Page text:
The Sixth Circuit issued a very interesting decision three days ago in Arizona v. Biden (22-3272).  The origins of the dispute go back to last fall when the Secretary of Homeland Security issued “Guidelines for the Enforcement of Civil Immigration Law.”  The Guidance notes the Department lacks the resources to apprehend and remove the roughly 11 million removable noncitizens in the country.  As for removal of noncitizens who are already in state custody, the Guidance prioritizes the removal of those individuals who threaten national security, public safety, and border security.  Eleven days before the Guidance took effect, three States — Ohio, Arizona, and Montana — filed suit against the United States, the Department of Homeland Security, and various officials (collectively, “the Department”).  In the States’ view, the Guidance impermissibly deprioritized the removal of noncitizens who fall into other categories that Congress still wants removed, including noncitizens who commit drug crimes and crimes of moral turpitude.  The States requested a preliminary injunction to prevent the Department from implementing the Guidance.  The States claimed the Guidance violates the Administrative Procedure Act because it is contrary to law, arbitrary or capricious, and should have been subject to notice and comment.  After the District Court granted the States a “nationwide preliminary injunction,” the Department sought emergency relief in the Sixth Circuit.

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Supreme Court Lets Kentucky AG Intervene in Cameron v. EMW.  Now What?

Nearly two years ago, a panel of the Sixth Circuit declined to let the Kentucky Attorney General intervene in a Sixth Circuit case to defend a Kentucky law.  About a week ago, the Supreme Court reversed and remanded.  This post considers likely next steps.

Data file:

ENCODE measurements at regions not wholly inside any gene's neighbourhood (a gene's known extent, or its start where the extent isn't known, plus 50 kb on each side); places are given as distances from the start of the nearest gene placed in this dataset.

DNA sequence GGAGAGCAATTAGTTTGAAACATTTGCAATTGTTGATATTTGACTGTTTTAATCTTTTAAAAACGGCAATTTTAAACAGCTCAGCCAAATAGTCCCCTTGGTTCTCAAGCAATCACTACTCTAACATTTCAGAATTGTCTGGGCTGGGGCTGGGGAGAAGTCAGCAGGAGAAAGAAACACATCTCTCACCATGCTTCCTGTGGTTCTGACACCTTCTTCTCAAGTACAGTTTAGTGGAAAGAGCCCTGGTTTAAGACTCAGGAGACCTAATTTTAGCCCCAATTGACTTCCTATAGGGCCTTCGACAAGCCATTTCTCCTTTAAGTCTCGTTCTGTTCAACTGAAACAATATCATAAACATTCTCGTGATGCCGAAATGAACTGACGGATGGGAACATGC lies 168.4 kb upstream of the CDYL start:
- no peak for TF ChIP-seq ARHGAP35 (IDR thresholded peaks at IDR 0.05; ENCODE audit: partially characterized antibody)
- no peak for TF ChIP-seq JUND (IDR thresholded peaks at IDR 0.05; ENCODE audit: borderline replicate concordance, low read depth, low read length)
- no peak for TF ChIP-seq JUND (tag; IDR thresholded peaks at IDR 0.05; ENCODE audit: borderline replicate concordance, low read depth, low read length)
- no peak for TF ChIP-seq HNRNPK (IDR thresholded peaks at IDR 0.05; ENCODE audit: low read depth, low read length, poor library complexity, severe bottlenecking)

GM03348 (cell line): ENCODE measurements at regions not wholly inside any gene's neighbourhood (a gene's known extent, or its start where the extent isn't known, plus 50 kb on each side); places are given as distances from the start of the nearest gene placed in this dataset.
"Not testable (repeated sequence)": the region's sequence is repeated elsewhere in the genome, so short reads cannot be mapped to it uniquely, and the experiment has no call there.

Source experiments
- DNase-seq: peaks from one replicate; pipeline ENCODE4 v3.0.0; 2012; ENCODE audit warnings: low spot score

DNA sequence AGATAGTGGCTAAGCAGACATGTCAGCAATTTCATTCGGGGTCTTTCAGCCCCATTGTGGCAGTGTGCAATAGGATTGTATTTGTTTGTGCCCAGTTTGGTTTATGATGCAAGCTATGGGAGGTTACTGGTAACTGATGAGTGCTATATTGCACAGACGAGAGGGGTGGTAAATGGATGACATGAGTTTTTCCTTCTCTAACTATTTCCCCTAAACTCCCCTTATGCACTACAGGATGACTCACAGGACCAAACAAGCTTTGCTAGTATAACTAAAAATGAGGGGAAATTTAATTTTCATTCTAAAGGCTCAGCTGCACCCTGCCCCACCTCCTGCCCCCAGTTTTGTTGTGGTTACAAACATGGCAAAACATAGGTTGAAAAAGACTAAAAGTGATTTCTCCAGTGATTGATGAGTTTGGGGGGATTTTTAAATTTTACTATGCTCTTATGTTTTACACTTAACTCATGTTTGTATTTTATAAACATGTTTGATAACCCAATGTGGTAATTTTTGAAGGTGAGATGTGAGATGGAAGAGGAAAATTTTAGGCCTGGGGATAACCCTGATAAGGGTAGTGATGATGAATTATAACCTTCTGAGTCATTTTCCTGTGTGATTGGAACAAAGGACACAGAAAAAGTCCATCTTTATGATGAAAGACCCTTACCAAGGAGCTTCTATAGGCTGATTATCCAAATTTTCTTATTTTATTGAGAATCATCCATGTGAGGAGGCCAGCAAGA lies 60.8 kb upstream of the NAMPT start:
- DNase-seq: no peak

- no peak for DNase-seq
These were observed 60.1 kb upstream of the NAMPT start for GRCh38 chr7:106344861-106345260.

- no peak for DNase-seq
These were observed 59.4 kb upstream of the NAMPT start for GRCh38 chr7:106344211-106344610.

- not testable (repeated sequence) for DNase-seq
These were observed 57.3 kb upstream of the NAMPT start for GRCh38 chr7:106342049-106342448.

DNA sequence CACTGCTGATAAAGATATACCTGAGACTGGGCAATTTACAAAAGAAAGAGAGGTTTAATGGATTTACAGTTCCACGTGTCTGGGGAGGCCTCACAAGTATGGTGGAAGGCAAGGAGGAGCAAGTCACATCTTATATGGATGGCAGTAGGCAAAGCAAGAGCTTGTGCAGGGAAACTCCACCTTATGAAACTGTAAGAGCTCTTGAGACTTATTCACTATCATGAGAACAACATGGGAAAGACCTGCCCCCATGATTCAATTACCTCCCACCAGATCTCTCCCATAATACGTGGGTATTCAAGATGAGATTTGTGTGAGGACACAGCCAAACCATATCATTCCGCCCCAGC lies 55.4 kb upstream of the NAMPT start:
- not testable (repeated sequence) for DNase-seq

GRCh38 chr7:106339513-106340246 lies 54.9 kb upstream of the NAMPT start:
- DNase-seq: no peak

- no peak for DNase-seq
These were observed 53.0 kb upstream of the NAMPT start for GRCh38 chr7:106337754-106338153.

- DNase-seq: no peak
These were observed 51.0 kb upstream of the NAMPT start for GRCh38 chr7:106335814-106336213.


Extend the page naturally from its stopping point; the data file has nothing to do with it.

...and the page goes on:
The case began as a constitutional challenge to House Bill 454, which regulates an abortion procedure known as dilation and evacuation.  The Kentucky Legislature adopted HB 454 in April 2018, and a district court in Kentucky permanently enjoined the law’s enforcement the next year.  The State’s Health Secretary defended the law throughout the district court proceedings and continued to defend the law at the Sixth Circuit, which ultimately affirmed the district court in an opinion written by Judge Clay.  The late Judge Merritt joined Judge Clay’s opinion and Judge Bush dissented.  Meanwhile, the people of Kentucky elected Daniel Cameron, a Republican, to be their new Attorney General, and they elected Andrew Beshear (who Cameron replaced as AG), a Democrat, to be their new Governor.

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Potential Sea Change in Sixth Circuit’s Certification of FLSA Collective Actions

A Fair Labor Standards Act case is working its way through the Sixth Circuit and could have serious ramifications for FLSA plaintiffs in the Sixth Circuit.  In this post, we discuss the potential sea change that a decision in In re: A&L Home Care and Training Center, et al. could effect in the Sixth Circuit’s jurisprudence on certification of collective actions in the FLSA context.